Following receipt of a verdict for the plaintiff under leave reserved pursuant to G. L. c. 231, Section 120, it was irregular practice to allow a motion for the entry of "judgment" for the defendant, and the motion was treated as one for the entry of a verdict for the defendant and its allowance as an order therefor. [511-512]
A new tenancy of a certain apartment in an apartment building of parents of a child injured by a fall into a stairwell in a common area maintained by the landlord of the building for the use of all the tenants commenced with the parents' occupancy of that apartment under a written lease executed about a year before the accident, although the parents had then been tenants of other apartments in the building for many years, and, where there had been no change in the condition of the
common area up to the time of the accident since the commencement of such new tenancy and there had been no direct invitation by the landlord to the child or her parents to use the common area, a conclusion that there was a breach of the landlord's duty to the child was not warranted. [512-513]
TORT. Writ in the Superior Court dated February 12, 1958.
The action was tried before Gourdin, J.
John P. Donovan, for the plaintiff.
Andrew B. Goodspeed, for the defendant.
WILLIAMS, J. This is an action by a child to recover for personal injuries sustained on September 15, 1957, when she fell into a stair well of the defendant's apartment building at 20 Carmody Court, Boston, in which her parents were tenants. The plaintiff was then three years old and lived with her parents in apartment 848 which they occupied under a written lease commencing August 1, 1956. The lease was for the term of one month and provided for its automatic renewal for successive terms of one month until terminated by written notice. The parents had been tenants in the building for seventeen years, first occupying apartment 842, later apartment 846, and then apartment 848. In the rear of the building were a court yard and a play area which with the adjacent stair well were maintained by the defendant landlord for the use of all the tenants. About eleven years before the accident to the plaintiff the yard had been resurfaced with asphalt and its grade raised so that in some places it was level with the top of the wall of the stair well. There was no change in the yard, play area, and stair well after the plaintiff's parents moved into apartment 848. It does not appear how the plaintiff happened to fall into the stair well but it is conceded that she was properly on the premises in the right of her parents.
A verdict for the plaintiff was received by the judge under leave reserved (G. L. c. 231, Section 120) and thereafter a motion for the entry of "judgment" for the defendant was allowed subject to the plaintiff's exception. Except for an entry in the docket recording the allowance of the defendant's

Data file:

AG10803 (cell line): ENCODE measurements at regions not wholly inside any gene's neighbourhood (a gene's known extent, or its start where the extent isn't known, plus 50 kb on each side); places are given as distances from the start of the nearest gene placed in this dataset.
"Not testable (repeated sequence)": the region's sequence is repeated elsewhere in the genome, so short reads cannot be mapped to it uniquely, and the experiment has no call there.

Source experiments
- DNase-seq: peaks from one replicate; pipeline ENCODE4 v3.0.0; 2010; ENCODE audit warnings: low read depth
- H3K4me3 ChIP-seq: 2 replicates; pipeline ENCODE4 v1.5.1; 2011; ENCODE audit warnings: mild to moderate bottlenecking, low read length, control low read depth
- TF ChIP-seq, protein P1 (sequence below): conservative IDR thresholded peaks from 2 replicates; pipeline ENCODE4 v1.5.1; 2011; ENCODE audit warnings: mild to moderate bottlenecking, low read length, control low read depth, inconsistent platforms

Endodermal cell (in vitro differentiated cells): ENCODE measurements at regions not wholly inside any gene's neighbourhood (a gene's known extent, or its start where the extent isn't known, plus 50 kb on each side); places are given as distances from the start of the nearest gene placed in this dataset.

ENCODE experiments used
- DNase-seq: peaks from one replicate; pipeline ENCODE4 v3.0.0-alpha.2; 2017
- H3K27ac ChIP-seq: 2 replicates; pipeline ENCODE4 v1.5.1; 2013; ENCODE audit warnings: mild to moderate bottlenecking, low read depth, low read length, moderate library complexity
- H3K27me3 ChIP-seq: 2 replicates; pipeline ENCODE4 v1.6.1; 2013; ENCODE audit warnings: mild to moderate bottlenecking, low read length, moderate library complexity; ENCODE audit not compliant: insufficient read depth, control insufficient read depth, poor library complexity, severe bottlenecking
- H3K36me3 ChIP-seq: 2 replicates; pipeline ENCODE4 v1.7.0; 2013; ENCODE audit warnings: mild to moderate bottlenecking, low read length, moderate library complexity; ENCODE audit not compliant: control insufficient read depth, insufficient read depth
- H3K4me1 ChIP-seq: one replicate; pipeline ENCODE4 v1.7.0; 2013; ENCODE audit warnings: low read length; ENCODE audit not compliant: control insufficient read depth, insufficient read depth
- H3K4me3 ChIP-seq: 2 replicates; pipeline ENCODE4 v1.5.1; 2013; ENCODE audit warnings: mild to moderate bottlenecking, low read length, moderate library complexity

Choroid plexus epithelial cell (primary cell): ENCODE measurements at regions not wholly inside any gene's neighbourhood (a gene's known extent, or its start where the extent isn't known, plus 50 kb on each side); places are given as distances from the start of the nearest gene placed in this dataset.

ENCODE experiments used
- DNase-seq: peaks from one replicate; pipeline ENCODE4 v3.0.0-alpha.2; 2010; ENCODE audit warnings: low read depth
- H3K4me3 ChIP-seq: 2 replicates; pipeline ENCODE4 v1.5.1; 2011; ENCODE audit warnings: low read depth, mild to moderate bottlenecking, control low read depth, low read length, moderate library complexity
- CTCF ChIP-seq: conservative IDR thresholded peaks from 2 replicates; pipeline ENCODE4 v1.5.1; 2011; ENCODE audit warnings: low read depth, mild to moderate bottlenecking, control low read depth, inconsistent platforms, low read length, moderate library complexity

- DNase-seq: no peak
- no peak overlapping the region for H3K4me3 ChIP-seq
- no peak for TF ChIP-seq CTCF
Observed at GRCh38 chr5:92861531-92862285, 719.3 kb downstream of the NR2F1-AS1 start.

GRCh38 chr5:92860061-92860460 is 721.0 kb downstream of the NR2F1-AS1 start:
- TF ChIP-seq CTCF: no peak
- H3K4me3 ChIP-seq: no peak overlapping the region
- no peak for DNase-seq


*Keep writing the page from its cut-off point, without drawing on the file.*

motion there was no further entry regarding either verdict or judgment. The parties filed a consolidated bill of exceptions containing the exception of the plaintiff to the allowance of the said motion and exceptions of the defendant to rulings on evidence.
It was said in Cunningham v. Boston & Maine R. R. 309 Mass. 215 , 216, that the practice of allowing such a motion was "irregular" since G. L. c. 231, Section 120, refers to the entry of a verdict not of judgment. See Couris v. Casco Amusement Corp. 333 Mass. 740 , 742. The case was not then ripe for judgment. As in Perry v. Loew's Boston Theatres Co. 291 Mass. 332 , and Mucha v. Northeastern Crushed Stone Co. Inc. 307 Mass. 592 , where similar procedural errors were committed, we treat the motion as one for the entry of a verdict for the defendant and assume that its allowance was intended to be an order for the entry of such verdict. Such verdict should have been entered and the lack of an entry in the docket doubtless was a clerical error. See Everett-Morgan Co. v. Boyajian Pharmacy, 244 Mass. 460 , 462.
It is settled that the duty of the landlord to his tenants is to use reasonable care to keep the common areas, entrances and stairways in as good a condition as they were, or appeared to be, at the time of the letting. Andrews v. Williamson, 193 Mass. 92 . Conroy v. Maxwell, 248 Mass. 92 , 96. McCarthy v. Isenberg Bros. Inc. 321 Mass. 170 , 172. Goodman v. Smith, 340 Mass. 336 , 338. The same duty is owed to members of the tenants' families who live with them. Coupe v. Platt, 172 Mass. 458 . Silver v. Cushner, 300 Mass. 583 , 585. Sneckner v. Feingold, 314 Mass. 613 , 614, and cases cited. A new letting to the plaintiff's parents commenced with their occupancy of apartment 848 under the lease of August 1, 1956. Murray v. Lincoln, 277 Mass. 557 . Griffin v. Rudnick, 298 Mass. 82 , 84. Thereafter there was no change in the construction or condition of the stair well and the adjoining area. Nothing in the evidence lends support to the contention of the plaintiff that the jury would have been warranted in finding that at the
time she was injured either she or her parents had been directly invited by the defendant to use the play area and stair well. See McCarthy v. Isenberg Bros. Inc. 321 Mass. 170 , 173. Compare Underhill v. Shactman, 337 Mass. 730 , 733-734.
This is a case where it is now appropriate to direct that judgment be entered for the defendant. G. L. c. 231, Section 124. It is not necessary to consider its exceptions.
Plaintiff's exceptions overruled.
Defendant's exceptions dismissed.
Judgment for the defendant.